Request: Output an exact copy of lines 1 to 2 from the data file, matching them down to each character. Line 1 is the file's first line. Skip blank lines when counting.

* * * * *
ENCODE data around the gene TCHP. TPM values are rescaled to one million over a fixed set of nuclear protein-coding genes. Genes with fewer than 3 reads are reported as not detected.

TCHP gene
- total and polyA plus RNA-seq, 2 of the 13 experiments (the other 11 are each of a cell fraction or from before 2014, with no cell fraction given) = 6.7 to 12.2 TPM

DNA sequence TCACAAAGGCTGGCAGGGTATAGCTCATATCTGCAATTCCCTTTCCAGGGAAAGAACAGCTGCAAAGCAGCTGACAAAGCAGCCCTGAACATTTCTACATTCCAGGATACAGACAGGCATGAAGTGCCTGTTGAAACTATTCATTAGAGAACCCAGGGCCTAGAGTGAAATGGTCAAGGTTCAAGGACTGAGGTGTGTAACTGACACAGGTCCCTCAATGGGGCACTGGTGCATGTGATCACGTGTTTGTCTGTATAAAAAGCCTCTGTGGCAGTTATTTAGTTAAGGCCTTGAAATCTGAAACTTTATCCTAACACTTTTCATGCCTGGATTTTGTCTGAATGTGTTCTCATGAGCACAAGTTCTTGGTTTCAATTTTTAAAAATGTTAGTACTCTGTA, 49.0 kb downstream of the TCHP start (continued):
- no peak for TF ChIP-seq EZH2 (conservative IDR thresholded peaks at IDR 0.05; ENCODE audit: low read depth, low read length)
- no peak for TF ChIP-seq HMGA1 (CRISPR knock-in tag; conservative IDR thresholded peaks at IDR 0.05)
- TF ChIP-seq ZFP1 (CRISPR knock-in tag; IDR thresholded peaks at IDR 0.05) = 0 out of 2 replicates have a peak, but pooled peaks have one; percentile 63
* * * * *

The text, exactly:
ENCODE data around the gene TCHP. TPM values are rescaled to one million over a fixed set of nuclear protein-coding genes. Genes with fewer than 3 reads are reported as not detected.

TCHP gene